If, on the other hand, you share our convictions that GMA must go, then join us now and be counted. There’s an easy way to do this through our Black Friday Protest Movement. Just visit www.blackfridayprotest.blogspot.com or send a blank email to blackfridayprotest-subscribe@yahoogroups.com to receive a regular bulletin from us. You may also forward this email to friends and colleagues and urge them to join us now.

Whichever side you are on, the important thing is to come out and be counted. The time to act is now. For if you continue exercising your right to remain silent – pretty soon, it will be the only right left for us as citizens.

God bless and God save this country.

Enteng

"All that is necessary for the triumph of evil is for some good men to do nothing.”

- Edmund Burke

3 comments:

PIH said...

Either you didn't get the gist of the message you are responding to or you are insulting the intelligence of the authors of that message. You're asking them to mobilize to prevent further mobilizations?

When you say "But do something..." a hidden assumption in your statement is that they are not doing something or specifically they are not doing things that would qualify for you as a "something". Let me quote them then: "...Every little progress is the result of our collective effort, we who toil hard everyday in our jobs". Compared to street parliamentarians though I would guess such things do not qualify for "something".

So much, then, for finding common ground. But then I'd guess that we
Filipinos prefer insulting each other over consensus building.

enteng said...

It's quite clear to me what the author was saying. When he claims that he toils hard in his job, he presumes that we, who are expressing our grievances in the streets, do not.

All I'm saying is do something more for what you believe in. We work as hard as you do. We are as involved in civic work as you are. And on top of that, we fight for what we believe in.

pinoy said...

No, I will not call for you to stop your protests. Keep on doing what you are doing. That is your constitutional right. But I choose not to participate. Why not?

More than 60% want GMA out but where are these people? Somebody should be asking how many do not trust GMA's opponents? My guess is, the figure will be higher.

Yes, you want GMA out. I also want her out, with an if. I believe she cheated. But that is also the desire of the right, the left and all of her political opponents. After we have ousted GMA, who will take over? That is the scarier, venturing into the unknown. I want her out if there is an acceptable alternative..

We might just end up in a civil war where we'll just be killing each other. Matira matibay. Ang premyo, Malacanang.

Your group black and white are taking big risks by doing what you are doing. I commend you for that. Unfortunately, you cannot present a viable alternative. Without that alternative, a very clear and defined alternative, not just ousting for the sake of ousting, then you can count me out.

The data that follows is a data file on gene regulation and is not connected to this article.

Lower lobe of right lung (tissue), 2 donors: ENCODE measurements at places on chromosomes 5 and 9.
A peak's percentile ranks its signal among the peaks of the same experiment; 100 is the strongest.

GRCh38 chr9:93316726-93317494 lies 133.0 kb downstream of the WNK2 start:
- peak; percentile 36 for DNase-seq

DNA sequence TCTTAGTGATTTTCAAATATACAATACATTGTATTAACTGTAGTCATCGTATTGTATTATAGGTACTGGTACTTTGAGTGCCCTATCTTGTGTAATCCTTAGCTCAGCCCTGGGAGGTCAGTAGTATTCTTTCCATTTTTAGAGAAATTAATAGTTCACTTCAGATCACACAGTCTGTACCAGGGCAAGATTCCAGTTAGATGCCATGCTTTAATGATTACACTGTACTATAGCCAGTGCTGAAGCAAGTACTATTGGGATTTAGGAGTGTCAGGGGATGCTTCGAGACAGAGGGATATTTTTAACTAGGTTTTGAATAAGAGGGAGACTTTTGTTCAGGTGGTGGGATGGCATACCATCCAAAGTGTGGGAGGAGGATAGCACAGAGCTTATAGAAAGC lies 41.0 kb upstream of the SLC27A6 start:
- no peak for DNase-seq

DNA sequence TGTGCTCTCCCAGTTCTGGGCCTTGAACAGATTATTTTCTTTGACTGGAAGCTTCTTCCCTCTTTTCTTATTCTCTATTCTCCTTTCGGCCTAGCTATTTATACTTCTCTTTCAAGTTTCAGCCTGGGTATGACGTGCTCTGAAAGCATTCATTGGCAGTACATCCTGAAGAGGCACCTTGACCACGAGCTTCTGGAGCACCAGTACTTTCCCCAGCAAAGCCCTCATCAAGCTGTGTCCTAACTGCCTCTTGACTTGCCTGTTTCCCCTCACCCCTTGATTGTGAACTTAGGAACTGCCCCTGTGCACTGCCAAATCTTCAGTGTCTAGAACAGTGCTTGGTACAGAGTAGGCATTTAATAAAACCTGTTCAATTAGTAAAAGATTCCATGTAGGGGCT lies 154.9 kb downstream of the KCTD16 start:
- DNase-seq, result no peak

Unfortunately, as you claim in this blog, you hold talks with other groups calling for GMA's ouster. What do I see? Let's join forces now and fight each other later. It happened in 1986 after EDSA 1 and it happened again in EDSA 2. Join together in our fight and fight each other later. I don't want to be part of it again.

Let's just end this cycle. GMA is in power partly of our own doing. We elected her to the vice presidency in 1998 and Erap to the presidency. What if it was Orbos and Roco who won in 1998, things would bave been very different.

We, as a people, are partly to blame for the mess we are in now. Had the middle class educated the masses well enough, Erap may have not won in 1998 and we won't have a problem now called GMA. Are you willing to accept some responsibility, however small it may be, for the mess we are in right now?

At this point, I can live with this mess. NO, please do not call it making a choice of lesser evil. It is not. It is about taking responsibility. I was part of EDSA DOS and I take responsibility for my action which brought me to this mess I am in right now. What is you guarantee that your option, if there is any, won't lead me to a bigger mess. All I can see now is ousting for the sake of ousting. When will we ever learn.

There is an alternative to this. It may keep GMA in power, for now, but it would have a greater effect on us as a people in the long run. Let us swallow the bitter pill that is GMA and silently organize into a more potent group that all political forces have to reckon with in the future. It is time that we define our future, our country's direction and not be always at the helm of politicians and partisan interests

We need to change and educate the masses. Even how we conduct our protests has to change. Your black fridays are innovative and creative. But your call for GMA's ouster and the lack of an acceptable alternative is what will isolate your group. .

If we want change, it will not start with change in leadership. It has to begin with us. I have no doubt on the sincerity of your group. You could inspire people. Unfortunately, your tactics and strategies just won't work in the context of our realities.

There is another way.